Against the Current, No. 186, January/
Fighting Back for Survival
— The Editors
Obama's Legacy & the Rise of Trump
— Malik Miah
- The Black Lives Matter Response to Trump
Eyewitness at Standing Rock
— an interview with Rebecca Kemble
Canada's State of Reconciliation
— Gayatri Kumar
- New Trial for Rasmea Odeh
MA Stops Charter School Expansion
— Dan Clawson & John Fitzgerald
Chicago Teachers Settle Contract
— Robert Bartlett
When the Alt-Right Hits Campus
— Angela D. Dillard
- Putting the Racist Flyers at University of Michigan in Context
- Faculty & Staff Statement Against Racism
Creating a Socialism that Meets Needs
— Sam Friedman
A Better World in Birth
— Karin Baker
- US Politics After November
Who Put Trump in the White House?
— Kim Moody
The Green Party After the Election
— Howie Hawkins
— Howie Hawkins
Hope in Dark Times
— Chris Maisano
Trump Not "Exceptional"
— Jeff Wilson
Actually, I am Anti-Police
— Alice Ragland
- Black History Retrospective
Birth of the Abolitionist Nation
— Derrick Morrison
"The Slave-Holding Republic"
— Jennifer Jopp
How "Race Neutral" Policy Failed
— Prudence Cumberbatch
Survival Is the Question
— Michael Löwy
Macaroni & Cheese and Revolution
— Ursula McTaggart
ON NOVEMBER 8, some 135 million U.S. voters chose between the two least popular capitalist party candidates in the country’s modern history. By a margin of close to 2.7 million votes — concentrated, to be sure, in huge majorities in California and New York — they opted for the choice that seemed less frightening, if hardly inspiring. She did not, however, win the election. By virtue of a relic of slavery-era federalism called the Electoral College and narrow victories in Midwestern battleground states, Donald J. Trump emerged as the president-elect.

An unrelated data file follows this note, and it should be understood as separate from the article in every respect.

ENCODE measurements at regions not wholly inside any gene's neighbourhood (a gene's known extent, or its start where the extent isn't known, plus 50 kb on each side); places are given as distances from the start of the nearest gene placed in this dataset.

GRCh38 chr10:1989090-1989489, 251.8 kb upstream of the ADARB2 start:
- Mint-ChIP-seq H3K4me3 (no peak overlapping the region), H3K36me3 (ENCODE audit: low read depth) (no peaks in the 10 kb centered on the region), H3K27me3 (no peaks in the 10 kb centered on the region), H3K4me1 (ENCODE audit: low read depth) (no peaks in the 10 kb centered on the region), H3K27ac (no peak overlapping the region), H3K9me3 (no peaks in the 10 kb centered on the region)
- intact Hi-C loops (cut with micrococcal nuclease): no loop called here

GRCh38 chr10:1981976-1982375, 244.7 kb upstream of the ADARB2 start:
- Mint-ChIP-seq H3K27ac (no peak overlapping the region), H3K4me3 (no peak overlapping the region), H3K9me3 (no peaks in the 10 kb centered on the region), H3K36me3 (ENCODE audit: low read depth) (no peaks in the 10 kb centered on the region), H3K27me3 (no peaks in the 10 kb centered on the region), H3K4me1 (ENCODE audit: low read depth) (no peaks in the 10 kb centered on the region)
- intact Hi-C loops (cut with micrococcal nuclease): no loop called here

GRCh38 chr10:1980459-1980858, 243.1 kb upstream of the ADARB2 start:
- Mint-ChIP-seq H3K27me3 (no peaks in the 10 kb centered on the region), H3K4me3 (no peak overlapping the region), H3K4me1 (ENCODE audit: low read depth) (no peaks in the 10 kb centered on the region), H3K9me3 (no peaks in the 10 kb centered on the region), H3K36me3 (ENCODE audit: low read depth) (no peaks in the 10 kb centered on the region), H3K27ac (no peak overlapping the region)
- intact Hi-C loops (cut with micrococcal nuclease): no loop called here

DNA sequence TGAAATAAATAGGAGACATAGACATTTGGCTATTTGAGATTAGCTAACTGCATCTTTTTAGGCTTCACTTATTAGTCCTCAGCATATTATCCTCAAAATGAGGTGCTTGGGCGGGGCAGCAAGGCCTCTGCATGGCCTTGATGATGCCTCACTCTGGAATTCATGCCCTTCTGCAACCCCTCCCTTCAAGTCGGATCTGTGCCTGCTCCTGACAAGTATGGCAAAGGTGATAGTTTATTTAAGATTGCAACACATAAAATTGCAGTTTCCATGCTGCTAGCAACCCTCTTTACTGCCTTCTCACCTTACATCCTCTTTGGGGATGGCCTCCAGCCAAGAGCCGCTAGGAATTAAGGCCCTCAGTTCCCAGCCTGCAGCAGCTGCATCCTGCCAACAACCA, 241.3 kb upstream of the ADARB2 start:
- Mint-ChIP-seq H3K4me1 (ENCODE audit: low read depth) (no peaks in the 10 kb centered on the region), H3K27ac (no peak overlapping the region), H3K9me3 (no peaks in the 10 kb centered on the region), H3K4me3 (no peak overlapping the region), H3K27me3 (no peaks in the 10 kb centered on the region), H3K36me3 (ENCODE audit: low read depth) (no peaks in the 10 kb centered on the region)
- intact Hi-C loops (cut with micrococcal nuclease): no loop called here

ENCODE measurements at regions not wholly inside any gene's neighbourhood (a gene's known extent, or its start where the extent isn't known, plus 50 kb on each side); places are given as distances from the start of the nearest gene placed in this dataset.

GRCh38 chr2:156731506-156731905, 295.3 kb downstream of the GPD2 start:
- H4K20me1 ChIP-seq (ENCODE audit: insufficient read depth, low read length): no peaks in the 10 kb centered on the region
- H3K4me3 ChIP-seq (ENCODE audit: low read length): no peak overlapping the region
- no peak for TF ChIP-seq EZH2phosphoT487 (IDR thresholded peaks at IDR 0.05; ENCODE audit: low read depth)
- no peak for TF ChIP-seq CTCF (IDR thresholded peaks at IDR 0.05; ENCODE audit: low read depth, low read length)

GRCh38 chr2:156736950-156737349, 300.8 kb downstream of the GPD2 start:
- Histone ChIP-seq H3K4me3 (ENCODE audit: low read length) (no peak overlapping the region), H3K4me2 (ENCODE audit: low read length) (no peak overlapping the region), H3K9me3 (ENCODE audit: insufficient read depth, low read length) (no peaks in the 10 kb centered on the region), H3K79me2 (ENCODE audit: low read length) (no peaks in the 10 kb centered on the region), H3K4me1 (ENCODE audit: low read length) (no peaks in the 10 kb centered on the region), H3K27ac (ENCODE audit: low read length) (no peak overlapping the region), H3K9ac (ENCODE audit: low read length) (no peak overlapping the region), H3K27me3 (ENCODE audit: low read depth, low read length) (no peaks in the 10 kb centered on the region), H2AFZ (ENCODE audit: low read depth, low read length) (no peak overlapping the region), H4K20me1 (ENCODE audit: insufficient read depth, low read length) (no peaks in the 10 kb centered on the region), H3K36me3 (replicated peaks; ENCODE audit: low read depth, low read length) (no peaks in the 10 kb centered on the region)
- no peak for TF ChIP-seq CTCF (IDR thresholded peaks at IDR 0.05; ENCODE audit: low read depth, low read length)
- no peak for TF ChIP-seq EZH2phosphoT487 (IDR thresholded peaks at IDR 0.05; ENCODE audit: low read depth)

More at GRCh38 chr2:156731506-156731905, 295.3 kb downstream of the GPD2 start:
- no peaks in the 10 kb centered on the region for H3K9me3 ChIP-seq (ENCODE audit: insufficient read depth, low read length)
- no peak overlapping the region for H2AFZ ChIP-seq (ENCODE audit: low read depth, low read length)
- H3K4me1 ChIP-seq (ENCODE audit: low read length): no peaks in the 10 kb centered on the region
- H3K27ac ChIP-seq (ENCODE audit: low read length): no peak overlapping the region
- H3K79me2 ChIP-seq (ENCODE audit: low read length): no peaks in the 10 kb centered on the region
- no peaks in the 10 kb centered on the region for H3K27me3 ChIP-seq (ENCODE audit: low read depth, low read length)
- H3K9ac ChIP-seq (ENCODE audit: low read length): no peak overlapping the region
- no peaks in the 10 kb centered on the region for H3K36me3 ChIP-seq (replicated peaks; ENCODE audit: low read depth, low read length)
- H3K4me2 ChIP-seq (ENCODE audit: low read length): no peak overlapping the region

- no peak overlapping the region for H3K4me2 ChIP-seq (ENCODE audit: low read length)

Instead of the widely anticipated result, which for progressive hopes would have been dismal enough — the stagnant neoliberalism of a Hillary Clinton administration — a con man with a well-earned frightening reputation, uniquely unfit to hold any responsible office, will now assume power on January 20 as probably the most reviled incoming U.S. president in history. The shock waves from the electoral result continue to reverberate, if anything magnified by the bestiary lining up for Cabinet and high-level White House appointments and the prospective rightwing packing of the U.S. Supreme Court.
Drain the swamp? Trump’s actually digging a deeper Wall Street-military-corporate cesspool. If one appointment is representative of the lot, it would be Secretary of Education nominee billionaire-heiress Betsy DeVos — a voucher-and-charter-school lobbyist and the architect of Michigan’s empire of disastrously failing charters, whose only connection to public education or the teaching profession is her commitment to destroying both.
Contrary to premature and superficial prophecies of its demise, the Republican Party will control the presidency and both houses of Congress. What does this portend in a new period where, in fact, both corporate parties find themselves in low-level internal civil wars, where regional wars are raging across the world — and where capital is at war against nature itself, with incipient mass extinction as planetary collateral damage?